“Separation of powers,” “judicial independence” and “rule of law” are abstract concepts with important implications. At an abstract level, most Americans cannot identify with these concepts. Nearly two-thirds cannot name the three branches of government; a third cannot name a single First Amendment right; three out of four don’t know the role of the judicial branch.
But these concepts do not just live in abstractions. As California Chief Justice Tani Cantil-Sakauye has said:
“People have to know that government belongs to them, it runs on their participation and their leadership. But if they don’t ever get an understanding that government exists for them – three branches are there for them – then they’ll never feel they’re a part of it. And decisions will be made without them, and they’ll feel helpless – or they will mistrust the system.”
Despite the lack of civic literacy of these abstract concepts, Californians seem to recognize the need for a robust judiciary. A recent study of California voters conducted by the Great West Policy Research Center highlights findings on how Californians perceive the role of the third branch.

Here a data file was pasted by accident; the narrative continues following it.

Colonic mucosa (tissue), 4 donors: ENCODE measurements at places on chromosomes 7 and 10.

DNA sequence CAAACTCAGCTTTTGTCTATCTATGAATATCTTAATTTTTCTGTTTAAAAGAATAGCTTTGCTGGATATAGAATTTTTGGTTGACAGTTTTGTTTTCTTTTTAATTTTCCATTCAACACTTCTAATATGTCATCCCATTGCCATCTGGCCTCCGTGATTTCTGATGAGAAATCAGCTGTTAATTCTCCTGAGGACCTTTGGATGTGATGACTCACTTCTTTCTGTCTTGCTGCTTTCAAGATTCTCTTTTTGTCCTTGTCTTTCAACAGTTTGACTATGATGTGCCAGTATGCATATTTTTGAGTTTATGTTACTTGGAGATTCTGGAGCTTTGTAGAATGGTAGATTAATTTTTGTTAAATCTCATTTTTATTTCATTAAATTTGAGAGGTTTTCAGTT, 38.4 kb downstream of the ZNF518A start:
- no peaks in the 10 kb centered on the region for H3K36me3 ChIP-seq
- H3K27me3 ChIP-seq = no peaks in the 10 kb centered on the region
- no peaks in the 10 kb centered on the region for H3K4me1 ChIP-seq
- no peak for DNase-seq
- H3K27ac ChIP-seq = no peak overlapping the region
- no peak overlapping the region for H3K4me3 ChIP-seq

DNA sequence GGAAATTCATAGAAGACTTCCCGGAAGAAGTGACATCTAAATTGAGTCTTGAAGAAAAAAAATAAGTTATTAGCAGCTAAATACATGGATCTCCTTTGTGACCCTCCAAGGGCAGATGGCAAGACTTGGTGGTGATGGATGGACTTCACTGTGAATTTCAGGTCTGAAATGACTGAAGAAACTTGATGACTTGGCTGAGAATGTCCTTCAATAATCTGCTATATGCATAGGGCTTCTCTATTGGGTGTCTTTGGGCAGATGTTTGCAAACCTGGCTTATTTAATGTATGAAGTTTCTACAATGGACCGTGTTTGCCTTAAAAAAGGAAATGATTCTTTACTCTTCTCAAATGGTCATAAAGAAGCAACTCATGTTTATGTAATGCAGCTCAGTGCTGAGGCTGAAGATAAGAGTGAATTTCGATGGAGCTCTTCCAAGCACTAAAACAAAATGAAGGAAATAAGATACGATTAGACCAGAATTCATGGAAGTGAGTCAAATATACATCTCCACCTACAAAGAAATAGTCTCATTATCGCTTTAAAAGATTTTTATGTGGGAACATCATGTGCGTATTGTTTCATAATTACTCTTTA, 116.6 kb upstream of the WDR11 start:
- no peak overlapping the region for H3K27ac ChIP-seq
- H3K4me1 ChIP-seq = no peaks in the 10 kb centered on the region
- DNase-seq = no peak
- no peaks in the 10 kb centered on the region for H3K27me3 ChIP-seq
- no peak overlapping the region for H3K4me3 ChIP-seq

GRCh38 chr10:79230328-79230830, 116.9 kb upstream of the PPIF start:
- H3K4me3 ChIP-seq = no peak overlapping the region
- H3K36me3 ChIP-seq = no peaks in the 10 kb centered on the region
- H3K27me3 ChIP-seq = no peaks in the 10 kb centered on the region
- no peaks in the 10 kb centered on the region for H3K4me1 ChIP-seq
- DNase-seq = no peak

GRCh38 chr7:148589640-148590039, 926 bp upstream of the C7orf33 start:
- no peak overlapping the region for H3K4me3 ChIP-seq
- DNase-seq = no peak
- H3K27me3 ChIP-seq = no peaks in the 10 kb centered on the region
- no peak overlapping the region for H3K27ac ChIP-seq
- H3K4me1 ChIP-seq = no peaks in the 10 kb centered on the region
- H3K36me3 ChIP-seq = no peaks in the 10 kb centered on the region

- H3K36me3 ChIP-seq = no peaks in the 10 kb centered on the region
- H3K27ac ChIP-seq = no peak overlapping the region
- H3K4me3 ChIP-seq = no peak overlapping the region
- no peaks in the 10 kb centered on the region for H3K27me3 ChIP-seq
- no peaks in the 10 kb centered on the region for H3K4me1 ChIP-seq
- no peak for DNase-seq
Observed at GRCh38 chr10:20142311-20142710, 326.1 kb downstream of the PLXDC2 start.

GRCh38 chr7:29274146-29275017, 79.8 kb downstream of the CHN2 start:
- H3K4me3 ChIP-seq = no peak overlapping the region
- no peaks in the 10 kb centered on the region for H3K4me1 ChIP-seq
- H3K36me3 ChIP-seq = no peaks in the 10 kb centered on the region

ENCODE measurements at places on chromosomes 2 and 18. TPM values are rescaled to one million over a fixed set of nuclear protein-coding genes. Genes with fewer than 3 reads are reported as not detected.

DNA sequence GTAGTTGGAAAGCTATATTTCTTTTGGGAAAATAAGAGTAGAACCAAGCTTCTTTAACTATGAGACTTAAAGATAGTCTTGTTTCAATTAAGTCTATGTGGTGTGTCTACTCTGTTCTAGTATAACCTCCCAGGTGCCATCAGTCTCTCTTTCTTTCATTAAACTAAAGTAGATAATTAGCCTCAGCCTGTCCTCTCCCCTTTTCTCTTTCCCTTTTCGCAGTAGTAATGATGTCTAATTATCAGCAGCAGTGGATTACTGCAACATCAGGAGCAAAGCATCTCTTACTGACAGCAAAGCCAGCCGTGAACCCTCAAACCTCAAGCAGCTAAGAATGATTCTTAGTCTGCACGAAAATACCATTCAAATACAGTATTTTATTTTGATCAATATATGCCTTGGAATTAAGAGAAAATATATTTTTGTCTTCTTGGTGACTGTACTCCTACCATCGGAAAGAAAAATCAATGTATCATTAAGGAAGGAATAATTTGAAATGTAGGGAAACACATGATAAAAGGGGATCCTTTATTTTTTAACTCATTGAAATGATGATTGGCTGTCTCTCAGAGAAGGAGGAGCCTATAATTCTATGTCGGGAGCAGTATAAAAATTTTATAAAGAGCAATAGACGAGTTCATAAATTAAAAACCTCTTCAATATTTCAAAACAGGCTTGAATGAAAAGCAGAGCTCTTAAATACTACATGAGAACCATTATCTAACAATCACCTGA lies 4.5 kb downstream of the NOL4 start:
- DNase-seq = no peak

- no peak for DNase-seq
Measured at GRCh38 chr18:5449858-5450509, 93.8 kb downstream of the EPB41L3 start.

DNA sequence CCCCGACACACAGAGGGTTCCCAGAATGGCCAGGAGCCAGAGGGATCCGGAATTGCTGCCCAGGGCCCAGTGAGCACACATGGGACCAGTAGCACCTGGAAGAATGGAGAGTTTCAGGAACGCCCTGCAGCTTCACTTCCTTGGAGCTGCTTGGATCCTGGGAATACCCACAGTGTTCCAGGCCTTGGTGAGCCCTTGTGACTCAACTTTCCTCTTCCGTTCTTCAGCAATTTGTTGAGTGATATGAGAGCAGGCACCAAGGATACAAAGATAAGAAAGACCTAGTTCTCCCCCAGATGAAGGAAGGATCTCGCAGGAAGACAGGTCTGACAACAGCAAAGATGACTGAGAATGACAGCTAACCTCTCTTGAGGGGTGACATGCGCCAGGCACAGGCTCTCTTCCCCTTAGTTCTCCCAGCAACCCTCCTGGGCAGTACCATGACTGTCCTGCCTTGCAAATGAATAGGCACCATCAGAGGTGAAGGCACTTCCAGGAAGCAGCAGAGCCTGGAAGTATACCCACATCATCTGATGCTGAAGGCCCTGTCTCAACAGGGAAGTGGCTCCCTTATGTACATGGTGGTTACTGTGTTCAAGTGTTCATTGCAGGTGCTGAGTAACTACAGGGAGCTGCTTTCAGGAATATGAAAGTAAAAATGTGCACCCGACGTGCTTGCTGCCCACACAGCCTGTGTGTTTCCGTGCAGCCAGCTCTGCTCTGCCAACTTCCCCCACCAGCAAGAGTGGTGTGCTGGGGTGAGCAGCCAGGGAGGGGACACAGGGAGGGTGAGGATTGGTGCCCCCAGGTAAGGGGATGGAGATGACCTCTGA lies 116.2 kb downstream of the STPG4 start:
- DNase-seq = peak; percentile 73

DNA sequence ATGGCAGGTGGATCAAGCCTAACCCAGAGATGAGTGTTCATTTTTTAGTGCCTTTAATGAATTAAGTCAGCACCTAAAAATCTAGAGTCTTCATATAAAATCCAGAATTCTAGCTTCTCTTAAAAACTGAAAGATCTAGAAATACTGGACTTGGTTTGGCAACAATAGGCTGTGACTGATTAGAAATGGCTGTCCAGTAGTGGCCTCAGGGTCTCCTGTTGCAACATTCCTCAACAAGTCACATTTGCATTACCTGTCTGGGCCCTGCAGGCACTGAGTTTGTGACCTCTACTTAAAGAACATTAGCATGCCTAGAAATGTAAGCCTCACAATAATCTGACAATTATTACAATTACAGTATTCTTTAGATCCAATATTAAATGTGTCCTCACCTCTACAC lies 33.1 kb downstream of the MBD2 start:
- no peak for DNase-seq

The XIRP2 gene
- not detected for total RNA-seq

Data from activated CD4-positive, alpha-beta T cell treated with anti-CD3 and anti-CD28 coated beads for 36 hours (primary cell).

More than seven in ten of those polled believe that among the most important functions of California’s court system is to “hold the executive and legislative branches accountable to our State Constitution,” while more than two thirds of voters agreed that hearing criminal and public safety cases was also a high priority.
At the same time, a plurality of voters responded that public safety was the most important issue facing their community today. So, even while public safety tops the list of most important issues, more voters believe that the judiciary’s primary function is to balance political power and act as the third leg of the democratic stool.
In support of the belief in a critical governance role for the judiciary, nearly nine-in-ten voters agreed that “adequate funding is necessary to ensure that the courts can carry out its role of holding the state Legislature and Governor accountable to state Constitutional requirements.”
It’s clear that Californians rely on our judiciary to ensure and protect access to justice. Courthouses across California face constant pressure to adjudicate more and more cases each year, but struggle to find the resources to carry out that role. As a third co-equal branch of our state government, and one that Californians encounter most in their daily lives, it is up to us to encourage our leaders to support such an invaluable institution of our democracy.
Contact: Sosan Madanat, Executive Director, Foundation for Democracy and Justice